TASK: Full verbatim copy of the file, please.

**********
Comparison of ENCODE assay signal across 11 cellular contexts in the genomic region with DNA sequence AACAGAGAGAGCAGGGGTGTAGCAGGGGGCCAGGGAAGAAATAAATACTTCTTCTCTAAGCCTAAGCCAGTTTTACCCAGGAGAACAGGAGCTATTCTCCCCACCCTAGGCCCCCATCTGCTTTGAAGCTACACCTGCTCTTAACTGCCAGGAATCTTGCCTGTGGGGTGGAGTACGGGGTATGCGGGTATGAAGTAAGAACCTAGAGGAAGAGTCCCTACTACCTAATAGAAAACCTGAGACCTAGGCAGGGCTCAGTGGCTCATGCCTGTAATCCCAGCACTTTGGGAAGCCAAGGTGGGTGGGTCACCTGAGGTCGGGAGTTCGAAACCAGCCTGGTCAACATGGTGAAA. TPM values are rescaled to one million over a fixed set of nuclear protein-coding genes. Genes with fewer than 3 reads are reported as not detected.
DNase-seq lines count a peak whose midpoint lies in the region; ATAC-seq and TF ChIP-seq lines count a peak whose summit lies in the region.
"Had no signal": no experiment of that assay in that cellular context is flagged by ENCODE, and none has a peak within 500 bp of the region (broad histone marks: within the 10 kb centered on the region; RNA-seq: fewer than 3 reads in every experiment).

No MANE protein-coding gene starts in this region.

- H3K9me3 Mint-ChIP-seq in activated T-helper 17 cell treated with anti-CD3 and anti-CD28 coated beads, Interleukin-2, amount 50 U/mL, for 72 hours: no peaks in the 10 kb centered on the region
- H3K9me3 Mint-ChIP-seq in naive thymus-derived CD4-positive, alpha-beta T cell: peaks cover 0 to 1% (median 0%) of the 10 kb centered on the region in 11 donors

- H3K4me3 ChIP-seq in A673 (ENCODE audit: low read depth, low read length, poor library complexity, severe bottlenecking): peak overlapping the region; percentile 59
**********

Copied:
Comparison of ENCODE assay signal across 11 cellular contexts in the genomic region with DNA sequence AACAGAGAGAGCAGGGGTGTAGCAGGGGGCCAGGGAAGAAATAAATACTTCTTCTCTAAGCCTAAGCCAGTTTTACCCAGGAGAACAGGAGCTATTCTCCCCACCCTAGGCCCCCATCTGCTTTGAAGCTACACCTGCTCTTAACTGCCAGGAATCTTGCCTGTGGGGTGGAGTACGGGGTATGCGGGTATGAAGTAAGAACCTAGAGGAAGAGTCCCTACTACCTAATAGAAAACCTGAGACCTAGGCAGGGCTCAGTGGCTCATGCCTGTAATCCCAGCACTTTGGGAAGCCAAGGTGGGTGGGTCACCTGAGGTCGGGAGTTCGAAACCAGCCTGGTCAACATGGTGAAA. TPM values are rescaled to one million over a fixed set of nuclear protein-coding genes. Genes with fewer than 3 reads are reported as not detected.
DNase-seq lines count a peak whose midpoint lies in the region; ATAC-seq and TF ChIP-seq lines count a peak whose summit lies in the region.
"Had no signal": no experiment of that assay in that cellular context is flagged by ENCODE, and none has a peak within 500 bp of the region (broad histone marks: within the 10 kb centered on the region; RNA-seq: fewer than 3 reads in every experiment).

No MANE protein-coding gene starts in this region.

- H3K9me3 Mint-ChIP-seq in activated T-helper 17 cell treated with anti-CD3 and anti-CD28 coated beads, Interleukin-2, amount 50 U/mL, for 72 hours: no peaks in the 10 kb centered on the region
- H3K9me3 Mint-ChIP-seq in naive thymus-derived CD4-positive, alpha-beta T cell: peaks cover 0 to 1% (median 0%) of the 10 kb centered on the region in 11 donors

- H3K4me3 ChIP-seq in A673 (ENCODE audit: low read depth, low read length, poor library complexity, severe bottlenecking): peak overlapping the region; percentile 59